The Community Brain has created an online space on Zoom called the Grand Hall. It’s a virtual venue – somewhere to drop in and out of, ­- hopefully with simple instructions. There may be nobody in there when you first visit, but hang about and maybe someone will join you, come back later, invite your friends.The “Grand Hall” is a free-for-all space to drop in and talk to others, rather like a virtual pub. We also have a “Side Room” available for quieter events of all kinds, maybe to learn a skill, play games, meditate, listen to a performance or join a workshop.

We can use this difficult time to find new ways of being positive together that hopefully will pay dividends in the way we live when we are AC.

As a result of the national and international developments in regard to the spread of the Covid-19 Pandemic we are sad to inform you that we are postponing the Surbiton Food Festival and associated events until, hopefully, later in the year. As you will realise this is not a decision that we have taken lightly but we have to act in the best interests of all our communities. We appreciate your support, kindness and understanding in these unprecedented times. Post Covid-19 it will be vital that communities can come together again to celebrate and find strength in each other. With this is mind we will be looking for every opportunity to organise events and happenings as soon as we possible safely can

Help for home workers

Many are finding themselves working from home for the first time – here are just a few tips and tricks from some old hands who have been segregating their work and home lives for some time:

  • Try to set a structure for the day. You don’t have to keep to it rigidly, but it can help in making sure you set the boundary between your ‘working’ and just ‘being’ at home. Build in breaks.
  • If you can, find a place in your home which is where you ‘go to work’. It might be a particular chair, a particular place at a table or, if you are lucky, a desk.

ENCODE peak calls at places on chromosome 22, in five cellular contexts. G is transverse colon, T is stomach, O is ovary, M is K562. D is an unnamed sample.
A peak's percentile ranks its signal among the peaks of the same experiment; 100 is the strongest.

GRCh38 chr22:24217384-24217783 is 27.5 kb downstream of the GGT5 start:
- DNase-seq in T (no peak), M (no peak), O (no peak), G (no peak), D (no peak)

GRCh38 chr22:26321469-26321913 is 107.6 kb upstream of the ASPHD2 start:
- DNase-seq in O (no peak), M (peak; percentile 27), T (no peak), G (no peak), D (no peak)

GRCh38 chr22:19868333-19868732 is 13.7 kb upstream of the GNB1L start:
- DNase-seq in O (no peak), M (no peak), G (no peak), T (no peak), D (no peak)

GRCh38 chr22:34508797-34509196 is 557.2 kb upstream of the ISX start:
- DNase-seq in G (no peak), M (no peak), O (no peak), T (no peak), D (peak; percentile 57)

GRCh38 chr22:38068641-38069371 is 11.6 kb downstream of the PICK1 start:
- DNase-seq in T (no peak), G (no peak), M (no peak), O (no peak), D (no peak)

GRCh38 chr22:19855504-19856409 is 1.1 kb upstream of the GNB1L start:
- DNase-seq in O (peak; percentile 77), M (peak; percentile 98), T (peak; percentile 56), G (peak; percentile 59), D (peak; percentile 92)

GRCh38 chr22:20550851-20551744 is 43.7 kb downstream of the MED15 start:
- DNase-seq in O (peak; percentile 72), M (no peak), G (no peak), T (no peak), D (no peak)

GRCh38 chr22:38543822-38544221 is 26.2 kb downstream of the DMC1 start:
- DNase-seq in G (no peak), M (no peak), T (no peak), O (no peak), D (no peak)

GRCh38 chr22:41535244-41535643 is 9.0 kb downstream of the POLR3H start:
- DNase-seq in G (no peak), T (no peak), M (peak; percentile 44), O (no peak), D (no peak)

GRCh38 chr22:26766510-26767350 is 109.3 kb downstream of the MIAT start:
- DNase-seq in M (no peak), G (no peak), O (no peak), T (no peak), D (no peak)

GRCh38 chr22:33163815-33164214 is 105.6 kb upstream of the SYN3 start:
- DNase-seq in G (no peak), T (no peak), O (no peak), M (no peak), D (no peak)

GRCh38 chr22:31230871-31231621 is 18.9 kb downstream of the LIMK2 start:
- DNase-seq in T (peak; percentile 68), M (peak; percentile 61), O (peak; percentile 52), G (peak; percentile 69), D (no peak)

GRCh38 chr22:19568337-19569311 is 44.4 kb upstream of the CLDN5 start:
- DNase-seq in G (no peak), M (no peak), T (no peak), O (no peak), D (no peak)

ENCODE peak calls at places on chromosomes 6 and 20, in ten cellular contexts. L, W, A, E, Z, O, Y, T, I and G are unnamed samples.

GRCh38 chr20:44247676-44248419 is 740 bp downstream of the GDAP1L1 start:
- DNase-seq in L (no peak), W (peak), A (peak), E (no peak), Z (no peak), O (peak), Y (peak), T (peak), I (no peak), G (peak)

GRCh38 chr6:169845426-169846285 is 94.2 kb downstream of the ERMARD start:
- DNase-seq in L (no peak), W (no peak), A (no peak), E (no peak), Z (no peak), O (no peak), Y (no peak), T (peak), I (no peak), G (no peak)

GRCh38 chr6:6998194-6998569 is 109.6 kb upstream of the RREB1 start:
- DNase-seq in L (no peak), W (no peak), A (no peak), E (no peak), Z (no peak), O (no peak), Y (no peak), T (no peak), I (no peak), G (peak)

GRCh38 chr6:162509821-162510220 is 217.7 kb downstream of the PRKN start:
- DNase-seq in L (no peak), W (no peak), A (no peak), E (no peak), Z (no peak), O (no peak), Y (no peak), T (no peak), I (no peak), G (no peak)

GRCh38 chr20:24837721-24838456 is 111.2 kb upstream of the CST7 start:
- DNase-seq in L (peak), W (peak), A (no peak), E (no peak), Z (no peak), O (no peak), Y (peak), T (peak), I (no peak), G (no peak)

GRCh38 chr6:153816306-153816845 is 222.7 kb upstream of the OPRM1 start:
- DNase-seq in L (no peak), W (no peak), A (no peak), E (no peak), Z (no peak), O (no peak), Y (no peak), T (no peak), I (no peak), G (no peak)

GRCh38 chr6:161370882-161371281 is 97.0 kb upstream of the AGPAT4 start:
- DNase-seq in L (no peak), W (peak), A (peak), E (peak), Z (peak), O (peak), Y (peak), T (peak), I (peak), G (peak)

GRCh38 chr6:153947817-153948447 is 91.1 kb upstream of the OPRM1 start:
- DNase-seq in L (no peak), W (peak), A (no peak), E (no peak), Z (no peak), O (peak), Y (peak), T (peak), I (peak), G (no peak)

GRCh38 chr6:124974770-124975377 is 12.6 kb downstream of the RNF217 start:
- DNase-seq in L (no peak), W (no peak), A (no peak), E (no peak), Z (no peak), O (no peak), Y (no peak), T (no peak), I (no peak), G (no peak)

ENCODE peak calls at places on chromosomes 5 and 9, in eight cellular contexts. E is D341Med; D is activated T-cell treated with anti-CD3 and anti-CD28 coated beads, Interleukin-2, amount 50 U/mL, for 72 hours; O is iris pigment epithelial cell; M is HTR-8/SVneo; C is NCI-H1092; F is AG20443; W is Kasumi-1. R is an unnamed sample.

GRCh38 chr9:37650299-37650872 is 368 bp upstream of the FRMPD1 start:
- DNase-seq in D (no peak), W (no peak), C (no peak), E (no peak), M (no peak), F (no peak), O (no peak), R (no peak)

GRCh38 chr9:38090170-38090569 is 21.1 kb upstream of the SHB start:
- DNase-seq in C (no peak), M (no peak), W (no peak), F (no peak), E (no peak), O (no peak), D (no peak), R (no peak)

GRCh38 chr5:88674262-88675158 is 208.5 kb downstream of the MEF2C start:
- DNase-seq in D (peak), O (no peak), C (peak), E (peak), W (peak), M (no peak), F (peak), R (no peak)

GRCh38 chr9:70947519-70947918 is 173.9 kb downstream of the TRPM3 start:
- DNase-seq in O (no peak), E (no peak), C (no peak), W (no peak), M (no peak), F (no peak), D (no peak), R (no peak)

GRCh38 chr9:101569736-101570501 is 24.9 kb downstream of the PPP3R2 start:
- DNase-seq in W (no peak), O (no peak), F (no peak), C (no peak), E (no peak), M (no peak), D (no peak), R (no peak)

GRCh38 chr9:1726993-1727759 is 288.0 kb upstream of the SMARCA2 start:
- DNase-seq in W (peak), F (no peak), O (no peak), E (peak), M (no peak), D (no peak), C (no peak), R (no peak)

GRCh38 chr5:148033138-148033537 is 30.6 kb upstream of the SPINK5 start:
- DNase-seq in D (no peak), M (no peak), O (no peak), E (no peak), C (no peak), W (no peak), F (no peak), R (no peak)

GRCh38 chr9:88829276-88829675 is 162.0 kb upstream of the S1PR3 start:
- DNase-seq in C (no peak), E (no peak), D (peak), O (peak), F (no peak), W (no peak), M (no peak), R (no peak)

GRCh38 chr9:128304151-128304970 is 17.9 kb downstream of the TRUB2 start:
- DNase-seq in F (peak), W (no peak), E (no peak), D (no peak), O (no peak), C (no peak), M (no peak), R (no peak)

• It might even be the clothes you put on – a good way to signify to yourself that you are ‘at work’. It’s so important to be able to know when you are working, and know when you are not – you may never switch off otherwise.
  • Be kind. Forgive yourself. Some people feel guilty working from home, believing it can’t be real work or feel they have to do more to justify it. Neither of these are true. Just do what you can.

Remember that when this is over – and it will be – and we return to more normal times, we will be changed. The ways in which we work will be different – no workplace can just go back to ‘where we were’. Working remotely will have been proved in many of those organisations that had denied it was ever possible.

The way in which you work now will be your template for the future. So be kind in your work-life balance, learn to switch off and learn to forgive yourself.  This is all new, but may be an opportunity to shape your future in ways you could never have imagined.


Robin Hutchinson, MBE, is founder of  The Community Brain, a local CIC which develops and organises events such as Surbiton Ski Sunday, The Surbiton Food Festival and The Seething Festival. He is also a founding trustee for The Rose Theatre , the Chair of Creative Youth which organises the annual International Youth Arts Festival (IYAF).